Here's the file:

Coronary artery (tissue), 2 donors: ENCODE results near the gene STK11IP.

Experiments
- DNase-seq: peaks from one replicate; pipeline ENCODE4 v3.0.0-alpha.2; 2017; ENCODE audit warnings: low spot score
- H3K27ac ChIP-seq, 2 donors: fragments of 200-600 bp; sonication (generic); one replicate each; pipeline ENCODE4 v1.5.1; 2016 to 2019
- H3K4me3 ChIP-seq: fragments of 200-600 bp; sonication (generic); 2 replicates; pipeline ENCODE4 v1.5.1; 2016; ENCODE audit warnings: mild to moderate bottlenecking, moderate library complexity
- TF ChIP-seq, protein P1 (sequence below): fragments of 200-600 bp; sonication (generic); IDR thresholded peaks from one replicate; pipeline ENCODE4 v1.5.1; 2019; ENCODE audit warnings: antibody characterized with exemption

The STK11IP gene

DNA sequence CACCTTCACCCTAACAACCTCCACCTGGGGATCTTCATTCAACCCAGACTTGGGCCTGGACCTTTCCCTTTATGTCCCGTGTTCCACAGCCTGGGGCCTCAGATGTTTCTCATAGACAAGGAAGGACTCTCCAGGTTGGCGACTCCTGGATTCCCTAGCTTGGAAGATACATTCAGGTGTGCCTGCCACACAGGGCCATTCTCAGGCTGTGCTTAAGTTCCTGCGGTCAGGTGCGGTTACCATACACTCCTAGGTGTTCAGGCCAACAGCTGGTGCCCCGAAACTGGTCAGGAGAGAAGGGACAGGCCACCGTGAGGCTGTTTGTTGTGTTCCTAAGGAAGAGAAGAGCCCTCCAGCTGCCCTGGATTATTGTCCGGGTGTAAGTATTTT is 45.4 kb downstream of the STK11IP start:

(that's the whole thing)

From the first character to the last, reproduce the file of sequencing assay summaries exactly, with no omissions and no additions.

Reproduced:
Coronary artery (tissue), 2 donors: ENCODE results near the gene STK11IP.

Experiments
- DNase-seq: peaks from one replicate; pipeline ENCODE4 v3.0.0-alpha.2; 2017; ENCODE audit warnings: low spot score
- H3K27ac ChIP-seq, 2 donors: fragments of 200-600 bp; sonication (generic); one replicate each; pipeline ENCODE4 v1.5.1; 2016 to 2019
- H3K4me3 ChIP-seq: fragments of 200-600 bp; sonication (generic); 2 replicates; pipeline ENCODE4 v1.5.1; 2016; ENCODE audit warnings: mild to moderate bottlenecking, moderate library complexity
- TF ChIP-seq, protein P1 (sequence below): fragments of 200-600 bp; sonication (generic); IDR thresholded peaks from one replicate; pipeline ENCODE4 v1.5.1; 2019; ENCODE audit warnings: antibody characterized with exemption

The STK11IP gene

DNA sequence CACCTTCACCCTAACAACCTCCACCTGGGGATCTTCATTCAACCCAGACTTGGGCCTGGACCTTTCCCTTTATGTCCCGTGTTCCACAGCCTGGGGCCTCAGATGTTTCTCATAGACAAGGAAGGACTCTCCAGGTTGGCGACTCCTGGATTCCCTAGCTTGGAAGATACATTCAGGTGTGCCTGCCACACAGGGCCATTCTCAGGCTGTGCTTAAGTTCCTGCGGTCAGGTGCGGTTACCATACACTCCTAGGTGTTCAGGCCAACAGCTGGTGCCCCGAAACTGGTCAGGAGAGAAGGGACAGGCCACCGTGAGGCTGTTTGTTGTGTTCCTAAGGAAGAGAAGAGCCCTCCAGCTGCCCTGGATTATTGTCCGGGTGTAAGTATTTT is 45.4 kb downstream of the STK11IP start: